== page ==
Pilling - it is so frustrating! You have spent hours knitting or crocheting and your item is perfect, and then, over time, little balls or fluffy strands of fibre appear on the surface. Why does this happen and what can you do about it?
So you have bought some yarn and you suddenly realise that some of the balls or skeins are a bit lighter and some maybe a bit heavier than it says on the label. Is this a mistake? Are you missing out? Or what is going on?
You may have experienced this yourself - there is that beautiful yarn that you bought at that gorgeous little yarn shop one time, and now you have a jumper in mind and you are just not sure whether it's going to be enough. What do you do?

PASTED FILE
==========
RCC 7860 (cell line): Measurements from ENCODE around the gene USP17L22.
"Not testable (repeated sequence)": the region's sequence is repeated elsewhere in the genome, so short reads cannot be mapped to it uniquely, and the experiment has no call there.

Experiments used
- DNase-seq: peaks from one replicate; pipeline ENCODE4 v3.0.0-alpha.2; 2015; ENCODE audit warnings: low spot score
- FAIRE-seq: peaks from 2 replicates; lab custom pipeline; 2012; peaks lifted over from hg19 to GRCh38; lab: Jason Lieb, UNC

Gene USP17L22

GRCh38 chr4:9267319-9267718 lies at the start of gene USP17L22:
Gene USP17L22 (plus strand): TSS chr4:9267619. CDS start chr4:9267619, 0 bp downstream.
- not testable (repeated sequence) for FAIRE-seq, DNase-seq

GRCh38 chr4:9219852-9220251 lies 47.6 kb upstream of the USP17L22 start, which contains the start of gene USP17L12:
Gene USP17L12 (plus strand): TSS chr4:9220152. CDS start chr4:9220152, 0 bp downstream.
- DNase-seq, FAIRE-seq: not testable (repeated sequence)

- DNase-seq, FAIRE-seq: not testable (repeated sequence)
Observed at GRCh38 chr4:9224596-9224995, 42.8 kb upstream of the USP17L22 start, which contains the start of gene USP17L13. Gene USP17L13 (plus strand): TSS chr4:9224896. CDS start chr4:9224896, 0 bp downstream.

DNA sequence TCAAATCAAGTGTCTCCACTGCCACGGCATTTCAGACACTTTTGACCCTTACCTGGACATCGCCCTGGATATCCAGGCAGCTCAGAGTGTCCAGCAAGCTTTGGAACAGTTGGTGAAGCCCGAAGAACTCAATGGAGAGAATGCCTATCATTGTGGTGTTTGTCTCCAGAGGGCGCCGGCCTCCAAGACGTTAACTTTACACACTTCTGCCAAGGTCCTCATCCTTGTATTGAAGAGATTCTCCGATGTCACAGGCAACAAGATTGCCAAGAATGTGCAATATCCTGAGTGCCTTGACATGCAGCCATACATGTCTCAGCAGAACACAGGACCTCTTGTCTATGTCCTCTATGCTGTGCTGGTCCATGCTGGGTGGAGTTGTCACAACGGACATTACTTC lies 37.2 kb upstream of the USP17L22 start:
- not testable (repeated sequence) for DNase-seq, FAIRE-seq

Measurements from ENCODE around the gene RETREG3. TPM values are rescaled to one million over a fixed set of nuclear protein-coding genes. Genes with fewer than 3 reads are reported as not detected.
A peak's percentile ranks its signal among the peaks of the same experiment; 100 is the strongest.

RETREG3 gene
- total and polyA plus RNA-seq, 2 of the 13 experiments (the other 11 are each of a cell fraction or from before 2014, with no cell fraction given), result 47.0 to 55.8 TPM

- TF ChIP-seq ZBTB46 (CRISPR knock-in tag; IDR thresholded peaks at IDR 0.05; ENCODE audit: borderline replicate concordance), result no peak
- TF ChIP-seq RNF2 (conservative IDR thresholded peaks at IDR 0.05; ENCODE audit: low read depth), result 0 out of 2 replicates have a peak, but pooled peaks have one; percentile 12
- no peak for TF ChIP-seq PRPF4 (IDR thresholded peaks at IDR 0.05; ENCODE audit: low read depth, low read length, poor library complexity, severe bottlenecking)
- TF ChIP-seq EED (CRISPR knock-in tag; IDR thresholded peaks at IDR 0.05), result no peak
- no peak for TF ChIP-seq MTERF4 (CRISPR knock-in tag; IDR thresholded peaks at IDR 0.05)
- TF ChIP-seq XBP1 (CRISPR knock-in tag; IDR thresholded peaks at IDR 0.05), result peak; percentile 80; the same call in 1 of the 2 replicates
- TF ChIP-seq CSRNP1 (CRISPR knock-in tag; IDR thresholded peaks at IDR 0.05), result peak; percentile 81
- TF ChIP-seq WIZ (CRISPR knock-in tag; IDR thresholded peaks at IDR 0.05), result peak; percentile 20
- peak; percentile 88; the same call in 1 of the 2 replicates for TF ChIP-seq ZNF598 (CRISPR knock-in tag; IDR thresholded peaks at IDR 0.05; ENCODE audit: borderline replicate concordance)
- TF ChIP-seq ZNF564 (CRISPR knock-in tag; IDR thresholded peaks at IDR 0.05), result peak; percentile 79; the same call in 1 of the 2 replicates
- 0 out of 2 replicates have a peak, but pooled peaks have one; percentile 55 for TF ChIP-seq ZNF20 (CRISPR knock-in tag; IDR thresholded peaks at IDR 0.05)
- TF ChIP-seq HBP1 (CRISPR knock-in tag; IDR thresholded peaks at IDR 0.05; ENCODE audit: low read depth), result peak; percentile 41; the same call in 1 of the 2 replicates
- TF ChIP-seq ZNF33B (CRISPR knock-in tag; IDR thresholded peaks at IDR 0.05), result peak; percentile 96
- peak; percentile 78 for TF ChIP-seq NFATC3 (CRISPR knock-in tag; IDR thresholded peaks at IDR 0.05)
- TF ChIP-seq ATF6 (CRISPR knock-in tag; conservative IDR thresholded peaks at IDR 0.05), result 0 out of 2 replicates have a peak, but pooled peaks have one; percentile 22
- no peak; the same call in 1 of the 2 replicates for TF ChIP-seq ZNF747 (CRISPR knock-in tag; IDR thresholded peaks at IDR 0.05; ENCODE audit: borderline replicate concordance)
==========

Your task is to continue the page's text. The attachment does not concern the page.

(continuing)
We have recently added Bluefaced Leicester yarns for hand-dyeing to our collection.
Bluefaced Leicester is a breed of sheep which was first developed by Robert Bakewell in Leicestershire in the 18th century. For a long time, the breed was predominantly used for meat, but the wool is becoming increasingly popular among hand-spinners and hand-dyers.
The wool is curly, fine and soft.
Photo: Bluefaced Leicester Ewe and Lambs, @Wikipedia, @Magic Foundry, used under creative commons licence.
Chester Wool purchases Bluefaced Leicester fleeces from small farms across the UK and processes the fibre into beautiful yarns for hand-dyeing, knitting and crocheting.